17. A Three-coordinate System (Ecliptic, Galactic, ISMF) Spectral Analysis of Heliospheric ENA Emissions Using Cassini/INCA Measurements

    NASA Astrophysics Data System (ADS)

    Dialynas, K.; Krimigis, S. M.; Mitchell, D. G.; Roelof, E. C.; Decker, R. B.

    2013-11-01

    In the present study, we use all-sky energy-resolved energetic neutral atom (ENA) maps obtained by the Ion and Neutral CAmera (INCA) instrument on board Cassini that correspond to the time period from 2003 to 2009, in four discrete energy passbands (~5.4 to ~55 keV), to investigate the geometrical characteristics of the belt (a broad band of emission in the sky). The heliospheric ENA emissions are mapped in three different coordinate systems (ecliptic, Galactic, and interstellar magnetic field (ISMF)), and spectral analyses are performed to further examine the belt's possible energy dependence. Our conclusions are summarized as follows: (1) the high flux ENA belt identified in the energy range of 8-42 keV is moderately well organized in Galactic coordinates, as the ENA minima appear in the vicinity of the north and south Galactic poles; (2) using minimization criteria ( B · R ~ 0), the deviation of the ENA emissions from the equator is effectively minimized in a rotated frame, which we interpret as ISMF, where its north pole points toward 190° ecliptic longitude and 15° ecliptic latitude; (3) ENA spectra show a power-law form in energy that can be fitted with a single function presenting higher spectral slopes in the belt region and lower outside (3.4 < γ < 4.4); (4) the spectra are almost indistinguishable between the tail and the nose regions, i.e., no noticeable asymmetry is observed; (5) the consistency of the ENA distributions as a function of latitude among the different INCA channels indicates that the morphology of the belt (peak, width, and structure) is nearly energy independent from 8 keV to 30 keV (minor deviations start to appear at >35 keV) and (6) in the low count rate regions, the long-term ENA count rate profiles do not match the measured cosmic ray profiles, indicating that even the minimum ENA emissions detected by INCA are foreground ENAs.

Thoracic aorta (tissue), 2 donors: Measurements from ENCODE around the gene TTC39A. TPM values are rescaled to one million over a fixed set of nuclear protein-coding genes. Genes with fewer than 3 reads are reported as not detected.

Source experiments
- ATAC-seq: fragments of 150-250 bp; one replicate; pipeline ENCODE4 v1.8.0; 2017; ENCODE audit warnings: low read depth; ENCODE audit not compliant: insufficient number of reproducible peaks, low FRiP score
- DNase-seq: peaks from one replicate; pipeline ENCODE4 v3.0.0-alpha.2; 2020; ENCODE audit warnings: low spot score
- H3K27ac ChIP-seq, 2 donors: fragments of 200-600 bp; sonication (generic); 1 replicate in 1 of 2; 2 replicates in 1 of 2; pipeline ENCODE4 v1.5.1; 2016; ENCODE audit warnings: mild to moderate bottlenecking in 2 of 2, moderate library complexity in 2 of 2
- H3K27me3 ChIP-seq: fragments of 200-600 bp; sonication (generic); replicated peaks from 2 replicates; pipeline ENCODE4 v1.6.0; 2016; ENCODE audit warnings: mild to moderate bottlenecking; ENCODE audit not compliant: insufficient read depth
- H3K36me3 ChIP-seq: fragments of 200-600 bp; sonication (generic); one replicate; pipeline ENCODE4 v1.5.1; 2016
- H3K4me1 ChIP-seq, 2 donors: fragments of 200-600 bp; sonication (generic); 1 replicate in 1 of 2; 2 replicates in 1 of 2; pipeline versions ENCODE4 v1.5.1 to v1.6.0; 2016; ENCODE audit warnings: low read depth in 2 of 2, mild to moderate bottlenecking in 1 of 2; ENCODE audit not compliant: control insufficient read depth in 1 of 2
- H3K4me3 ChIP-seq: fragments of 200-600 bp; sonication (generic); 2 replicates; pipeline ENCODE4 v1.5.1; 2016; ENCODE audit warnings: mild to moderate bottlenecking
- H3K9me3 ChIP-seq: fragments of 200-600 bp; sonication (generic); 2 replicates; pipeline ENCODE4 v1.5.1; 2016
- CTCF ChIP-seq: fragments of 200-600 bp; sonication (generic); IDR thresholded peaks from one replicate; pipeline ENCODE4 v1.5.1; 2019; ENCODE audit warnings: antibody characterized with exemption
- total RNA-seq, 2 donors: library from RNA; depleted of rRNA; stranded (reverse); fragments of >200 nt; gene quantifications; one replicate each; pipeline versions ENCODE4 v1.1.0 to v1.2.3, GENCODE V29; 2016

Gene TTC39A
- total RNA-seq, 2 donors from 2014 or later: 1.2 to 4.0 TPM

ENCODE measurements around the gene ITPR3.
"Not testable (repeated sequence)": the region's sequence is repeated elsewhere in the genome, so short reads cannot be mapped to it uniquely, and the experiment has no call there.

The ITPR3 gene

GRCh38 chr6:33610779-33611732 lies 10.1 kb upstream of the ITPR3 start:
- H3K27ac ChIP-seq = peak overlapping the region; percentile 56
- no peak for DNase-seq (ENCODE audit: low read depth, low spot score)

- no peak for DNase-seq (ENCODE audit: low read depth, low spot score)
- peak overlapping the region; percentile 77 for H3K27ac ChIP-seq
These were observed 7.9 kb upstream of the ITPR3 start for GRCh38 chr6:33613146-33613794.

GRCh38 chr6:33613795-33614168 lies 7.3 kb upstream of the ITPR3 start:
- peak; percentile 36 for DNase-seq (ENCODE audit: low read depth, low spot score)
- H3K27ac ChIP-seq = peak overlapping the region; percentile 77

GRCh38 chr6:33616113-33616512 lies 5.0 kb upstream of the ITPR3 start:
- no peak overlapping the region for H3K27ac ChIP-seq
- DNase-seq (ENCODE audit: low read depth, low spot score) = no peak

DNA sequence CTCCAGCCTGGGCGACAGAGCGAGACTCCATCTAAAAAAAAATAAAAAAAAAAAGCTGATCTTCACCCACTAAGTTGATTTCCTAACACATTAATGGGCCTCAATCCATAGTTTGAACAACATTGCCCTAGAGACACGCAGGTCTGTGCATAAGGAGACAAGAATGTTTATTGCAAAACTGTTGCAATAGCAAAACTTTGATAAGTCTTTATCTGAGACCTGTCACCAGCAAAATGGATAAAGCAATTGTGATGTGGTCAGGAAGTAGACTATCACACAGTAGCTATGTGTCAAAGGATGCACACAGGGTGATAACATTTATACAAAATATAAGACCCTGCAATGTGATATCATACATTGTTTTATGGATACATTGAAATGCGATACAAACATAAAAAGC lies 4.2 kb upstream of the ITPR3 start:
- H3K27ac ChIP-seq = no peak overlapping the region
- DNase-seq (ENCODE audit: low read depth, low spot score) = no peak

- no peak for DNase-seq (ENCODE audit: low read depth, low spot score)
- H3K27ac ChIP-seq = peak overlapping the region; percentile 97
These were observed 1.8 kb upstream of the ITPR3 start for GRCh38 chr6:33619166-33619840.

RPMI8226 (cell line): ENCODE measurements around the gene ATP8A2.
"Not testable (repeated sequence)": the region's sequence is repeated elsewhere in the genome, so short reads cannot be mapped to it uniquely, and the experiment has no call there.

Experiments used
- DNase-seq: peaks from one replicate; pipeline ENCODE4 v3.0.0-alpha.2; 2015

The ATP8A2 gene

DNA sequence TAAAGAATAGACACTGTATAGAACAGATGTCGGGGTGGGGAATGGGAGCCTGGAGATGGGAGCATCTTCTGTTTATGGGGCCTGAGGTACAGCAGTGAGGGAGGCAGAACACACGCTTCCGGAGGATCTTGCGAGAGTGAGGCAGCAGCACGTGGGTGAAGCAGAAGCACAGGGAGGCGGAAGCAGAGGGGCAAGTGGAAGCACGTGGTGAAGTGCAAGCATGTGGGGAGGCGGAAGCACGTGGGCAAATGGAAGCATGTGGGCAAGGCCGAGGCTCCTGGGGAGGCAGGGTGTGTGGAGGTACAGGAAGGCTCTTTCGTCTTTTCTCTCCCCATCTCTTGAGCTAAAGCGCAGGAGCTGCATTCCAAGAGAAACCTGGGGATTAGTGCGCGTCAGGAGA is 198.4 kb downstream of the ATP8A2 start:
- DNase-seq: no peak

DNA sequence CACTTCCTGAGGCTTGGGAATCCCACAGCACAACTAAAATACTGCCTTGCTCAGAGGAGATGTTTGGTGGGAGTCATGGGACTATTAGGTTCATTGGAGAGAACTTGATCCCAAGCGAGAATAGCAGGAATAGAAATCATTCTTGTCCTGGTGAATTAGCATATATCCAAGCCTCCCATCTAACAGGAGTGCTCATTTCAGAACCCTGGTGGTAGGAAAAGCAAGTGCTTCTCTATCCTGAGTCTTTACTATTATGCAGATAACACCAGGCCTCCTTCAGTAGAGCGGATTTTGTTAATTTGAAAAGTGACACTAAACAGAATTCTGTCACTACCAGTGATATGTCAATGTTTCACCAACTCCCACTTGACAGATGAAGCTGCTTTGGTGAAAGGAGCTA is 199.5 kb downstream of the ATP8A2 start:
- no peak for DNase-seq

18. An improved method for dynamic measurement of deflections of the vertical based on the maintenance of attitude reference.

    PubMed

    Dai, Dongkai; Wang, Xingshu; Zhan, Dejun; Huang, Zongsheng

    2014-01-01

    A new method for dynamic measurement of deflections of the vertical (DOV) is proposed in this paper. The integration of an inertial navigation system (INS) and global navigation satellite system (GNSS) is constructed to measure the body's attitude with respect to the astronomical coordinates. Simultaneously, the attitude with respect to the geodetic coordinates is initially measured by a star sensor under quasi-static condition and then maintained by the laser gyroscope unit (LGU), which is composed of three gyroscopes in the INS, when the vehicle travels along survey lines. Deflections of the vertical are calculated by using the difference between the attitudes with respect to the geodetic coordinates and astronomical coordinates. Moreover, an algorithm for removing the trend error of the vertical deflections is developed with the aid of Earth Gravitational Model 2008 (EGM2008). In comparison with traditional methods, the new method required less accurate GNSS, because the dynamic acceleration calculation is avoided. The errors of inertial sensors are well resolved in the INS/GNSS integration, which is implemented by a Rauch-Tung-Striebel (RTS) smoother. In addition, a single-axis indexed INS is adopted to improve the observability of the system errors and to restrain the inertial sensor errors. The proposed method is validated by Monte Carlo simulations. The results show that deflections of the vertical can achieve a precision of better than 1″ for a single survey line. The proposed method can be applied to a gravimetry system based on a ground vehicle or ship with a speed lower than 25 m/s. PMID:25192311

  19. An Improved Method for Dynamic Measurement of Deflections of the Vertical Based on the Maintenance of Attitude Reference